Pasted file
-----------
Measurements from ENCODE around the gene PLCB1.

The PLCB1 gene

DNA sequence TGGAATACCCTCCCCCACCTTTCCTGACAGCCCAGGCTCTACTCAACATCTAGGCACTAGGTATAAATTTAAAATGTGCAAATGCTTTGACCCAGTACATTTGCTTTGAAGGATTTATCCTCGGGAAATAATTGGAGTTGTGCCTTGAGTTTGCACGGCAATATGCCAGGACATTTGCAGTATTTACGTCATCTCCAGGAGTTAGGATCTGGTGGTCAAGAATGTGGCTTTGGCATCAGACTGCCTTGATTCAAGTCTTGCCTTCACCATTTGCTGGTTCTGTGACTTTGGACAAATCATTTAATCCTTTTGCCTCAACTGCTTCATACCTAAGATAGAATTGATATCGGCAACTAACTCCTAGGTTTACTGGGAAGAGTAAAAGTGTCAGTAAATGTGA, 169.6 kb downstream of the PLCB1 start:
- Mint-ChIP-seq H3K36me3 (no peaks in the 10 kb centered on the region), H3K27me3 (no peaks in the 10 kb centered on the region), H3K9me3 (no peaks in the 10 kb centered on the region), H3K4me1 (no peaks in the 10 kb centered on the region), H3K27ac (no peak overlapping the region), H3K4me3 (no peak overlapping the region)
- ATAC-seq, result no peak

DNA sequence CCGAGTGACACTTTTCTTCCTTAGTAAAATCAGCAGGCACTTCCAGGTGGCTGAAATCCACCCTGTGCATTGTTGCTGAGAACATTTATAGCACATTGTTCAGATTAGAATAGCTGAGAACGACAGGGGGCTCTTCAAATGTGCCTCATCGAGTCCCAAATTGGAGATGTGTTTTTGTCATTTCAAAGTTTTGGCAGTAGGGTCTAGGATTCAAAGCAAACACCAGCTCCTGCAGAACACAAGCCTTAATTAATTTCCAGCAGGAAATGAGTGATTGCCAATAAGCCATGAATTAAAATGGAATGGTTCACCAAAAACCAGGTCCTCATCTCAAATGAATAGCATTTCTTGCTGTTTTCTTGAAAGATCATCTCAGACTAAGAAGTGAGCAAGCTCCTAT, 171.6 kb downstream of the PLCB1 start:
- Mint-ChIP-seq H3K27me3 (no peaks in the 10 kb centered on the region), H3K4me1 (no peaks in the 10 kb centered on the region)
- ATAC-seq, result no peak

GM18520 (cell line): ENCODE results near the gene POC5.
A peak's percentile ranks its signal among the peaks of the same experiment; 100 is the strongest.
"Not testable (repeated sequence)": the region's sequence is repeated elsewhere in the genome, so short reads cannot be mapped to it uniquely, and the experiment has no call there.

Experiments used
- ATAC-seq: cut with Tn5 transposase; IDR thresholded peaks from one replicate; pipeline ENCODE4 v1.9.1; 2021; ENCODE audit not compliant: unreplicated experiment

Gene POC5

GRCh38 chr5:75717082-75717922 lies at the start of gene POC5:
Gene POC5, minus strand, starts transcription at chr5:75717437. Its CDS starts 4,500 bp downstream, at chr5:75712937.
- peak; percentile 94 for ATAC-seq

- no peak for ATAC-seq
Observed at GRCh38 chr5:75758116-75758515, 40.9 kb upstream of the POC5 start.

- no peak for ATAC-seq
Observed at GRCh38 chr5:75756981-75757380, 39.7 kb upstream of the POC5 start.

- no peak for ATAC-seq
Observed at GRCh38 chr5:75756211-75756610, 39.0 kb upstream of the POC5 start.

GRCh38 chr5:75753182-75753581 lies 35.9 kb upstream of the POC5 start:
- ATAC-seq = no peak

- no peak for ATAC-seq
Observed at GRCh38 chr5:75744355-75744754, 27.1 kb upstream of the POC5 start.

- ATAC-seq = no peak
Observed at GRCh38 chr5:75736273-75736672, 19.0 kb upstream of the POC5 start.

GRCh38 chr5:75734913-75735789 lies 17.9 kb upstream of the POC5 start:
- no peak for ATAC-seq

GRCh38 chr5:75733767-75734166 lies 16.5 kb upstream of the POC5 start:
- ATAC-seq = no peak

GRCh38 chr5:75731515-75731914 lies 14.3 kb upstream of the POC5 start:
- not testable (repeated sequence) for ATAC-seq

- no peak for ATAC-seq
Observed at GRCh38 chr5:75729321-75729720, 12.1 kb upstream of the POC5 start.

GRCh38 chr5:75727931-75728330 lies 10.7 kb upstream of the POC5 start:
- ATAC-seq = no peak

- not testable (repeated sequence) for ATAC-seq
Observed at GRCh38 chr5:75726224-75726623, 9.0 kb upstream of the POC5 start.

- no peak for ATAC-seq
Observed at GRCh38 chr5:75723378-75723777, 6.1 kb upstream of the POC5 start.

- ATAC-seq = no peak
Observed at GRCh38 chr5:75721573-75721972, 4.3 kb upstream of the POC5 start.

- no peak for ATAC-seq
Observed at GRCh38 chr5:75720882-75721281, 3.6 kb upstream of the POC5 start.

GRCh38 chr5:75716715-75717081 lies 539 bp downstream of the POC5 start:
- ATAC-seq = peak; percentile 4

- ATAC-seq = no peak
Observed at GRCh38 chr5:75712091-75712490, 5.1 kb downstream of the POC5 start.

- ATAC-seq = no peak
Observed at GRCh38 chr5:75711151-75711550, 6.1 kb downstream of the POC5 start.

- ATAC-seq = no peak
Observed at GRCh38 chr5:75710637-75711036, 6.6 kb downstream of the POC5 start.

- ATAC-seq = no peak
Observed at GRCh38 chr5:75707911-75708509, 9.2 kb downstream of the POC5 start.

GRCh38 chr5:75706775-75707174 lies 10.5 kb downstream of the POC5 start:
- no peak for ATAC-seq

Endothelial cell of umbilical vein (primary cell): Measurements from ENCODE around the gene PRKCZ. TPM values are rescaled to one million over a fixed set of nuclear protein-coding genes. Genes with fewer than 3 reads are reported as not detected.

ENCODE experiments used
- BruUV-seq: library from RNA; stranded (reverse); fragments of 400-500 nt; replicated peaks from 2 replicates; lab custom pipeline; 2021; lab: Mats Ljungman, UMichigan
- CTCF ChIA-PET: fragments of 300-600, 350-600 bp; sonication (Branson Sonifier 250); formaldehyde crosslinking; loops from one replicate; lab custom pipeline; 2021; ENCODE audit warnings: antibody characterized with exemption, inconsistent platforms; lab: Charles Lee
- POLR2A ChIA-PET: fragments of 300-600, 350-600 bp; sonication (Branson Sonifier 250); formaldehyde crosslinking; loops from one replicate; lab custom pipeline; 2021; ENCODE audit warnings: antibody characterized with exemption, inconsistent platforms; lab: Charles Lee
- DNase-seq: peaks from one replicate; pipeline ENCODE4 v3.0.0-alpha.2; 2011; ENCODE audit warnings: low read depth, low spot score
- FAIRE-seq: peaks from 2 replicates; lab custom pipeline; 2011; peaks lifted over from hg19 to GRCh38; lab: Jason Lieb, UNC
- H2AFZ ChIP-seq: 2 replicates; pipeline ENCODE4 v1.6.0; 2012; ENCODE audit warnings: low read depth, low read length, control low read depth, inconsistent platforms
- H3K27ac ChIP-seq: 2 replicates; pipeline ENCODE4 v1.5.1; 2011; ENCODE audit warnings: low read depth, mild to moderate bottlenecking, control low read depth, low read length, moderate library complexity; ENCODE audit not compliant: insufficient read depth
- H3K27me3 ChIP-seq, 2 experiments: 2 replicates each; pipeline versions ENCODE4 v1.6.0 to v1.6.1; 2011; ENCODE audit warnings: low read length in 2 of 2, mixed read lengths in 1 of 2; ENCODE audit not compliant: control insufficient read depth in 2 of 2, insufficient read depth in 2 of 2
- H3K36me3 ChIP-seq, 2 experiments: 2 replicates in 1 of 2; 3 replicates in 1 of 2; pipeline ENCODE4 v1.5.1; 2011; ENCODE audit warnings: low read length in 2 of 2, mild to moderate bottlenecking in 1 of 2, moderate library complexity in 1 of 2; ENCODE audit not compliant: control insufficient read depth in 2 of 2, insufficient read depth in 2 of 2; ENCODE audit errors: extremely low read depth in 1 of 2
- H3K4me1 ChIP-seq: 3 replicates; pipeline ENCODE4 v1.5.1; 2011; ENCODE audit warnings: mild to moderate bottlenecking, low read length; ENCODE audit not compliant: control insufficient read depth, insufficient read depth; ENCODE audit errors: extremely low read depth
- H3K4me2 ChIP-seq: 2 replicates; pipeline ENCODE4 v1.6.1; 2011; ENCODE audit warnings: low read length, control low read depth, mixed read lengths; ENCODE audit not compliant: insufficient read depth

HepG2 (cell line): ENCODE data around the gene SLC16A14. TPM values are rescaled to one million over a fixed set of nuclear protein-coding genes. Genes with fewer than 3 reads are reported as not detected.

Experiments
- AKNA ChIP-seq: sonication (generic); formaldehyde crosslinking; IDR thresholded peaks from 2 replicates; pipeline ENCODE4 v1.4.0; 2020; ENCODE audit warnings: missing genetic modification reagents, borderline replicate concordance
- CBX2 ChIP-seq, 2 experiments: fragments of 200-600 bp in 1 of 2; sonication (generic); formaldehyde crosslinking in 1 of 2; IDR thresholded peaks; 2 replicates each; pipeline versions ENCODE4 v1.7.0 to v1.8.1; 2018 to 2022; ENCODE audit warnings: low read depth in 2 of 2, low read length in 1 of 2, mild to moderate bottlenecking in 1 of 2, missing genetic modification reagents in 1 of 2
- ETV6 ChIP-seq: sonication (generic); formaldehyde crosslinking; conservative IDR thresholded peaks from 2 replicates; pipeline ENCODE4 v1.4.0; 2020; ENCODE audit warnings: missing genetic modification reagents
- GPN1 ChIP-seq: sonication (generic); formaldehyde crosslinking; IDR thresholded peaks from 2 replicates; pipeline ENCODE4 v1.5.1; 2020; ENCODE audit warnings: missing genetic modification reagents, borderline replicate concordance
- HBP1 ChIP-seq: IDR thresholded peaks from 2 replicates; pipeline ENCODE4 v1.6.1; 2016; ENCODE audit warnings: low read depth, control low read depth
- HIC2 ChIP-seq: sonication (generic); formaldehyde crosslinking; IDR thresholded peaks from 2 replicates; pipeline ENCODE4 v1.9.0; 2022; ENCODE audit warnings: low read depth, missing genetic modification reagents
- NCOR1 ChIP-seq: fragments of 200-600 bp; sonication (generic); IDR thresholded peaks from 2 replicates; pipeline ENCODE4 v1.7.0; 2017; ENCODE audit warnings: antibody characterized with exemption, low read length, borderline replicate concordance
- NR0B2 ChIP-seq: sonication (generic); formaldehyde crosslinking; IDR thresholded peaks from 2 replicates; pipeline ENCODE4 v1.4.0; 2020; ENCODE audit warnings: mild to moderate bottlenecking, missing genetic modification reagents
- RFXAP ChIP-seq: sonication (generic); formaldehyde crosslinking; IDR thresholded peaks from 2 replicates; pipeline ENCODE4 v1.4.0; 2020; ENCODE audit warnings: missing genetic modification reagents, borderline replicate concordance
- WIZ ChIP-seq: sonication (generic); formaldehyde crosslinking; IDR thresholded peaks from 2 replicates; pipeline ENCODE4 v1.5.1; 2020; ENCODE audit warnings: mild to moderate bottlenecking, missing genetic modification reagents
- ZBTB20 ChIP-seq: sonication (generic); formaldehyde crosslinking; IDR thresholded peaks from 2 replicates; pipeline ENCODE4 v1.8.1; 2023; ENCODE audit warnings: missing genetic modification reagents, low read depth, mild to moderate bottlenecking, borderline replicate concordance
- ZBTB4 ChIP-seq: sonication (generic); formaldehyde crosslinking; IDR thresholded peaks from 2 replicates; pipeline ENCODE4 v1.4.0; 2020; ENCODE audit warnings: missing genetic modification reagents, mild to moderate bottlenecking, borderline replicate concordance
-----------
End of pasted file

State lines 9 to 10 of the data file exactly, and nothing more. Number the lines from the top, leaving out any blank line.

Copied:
GM18520 (cell line): ENCODE results near the gene POC5.
A peak's percentile ranks its signal among the peaks of the same experiment; 100 is the strongest.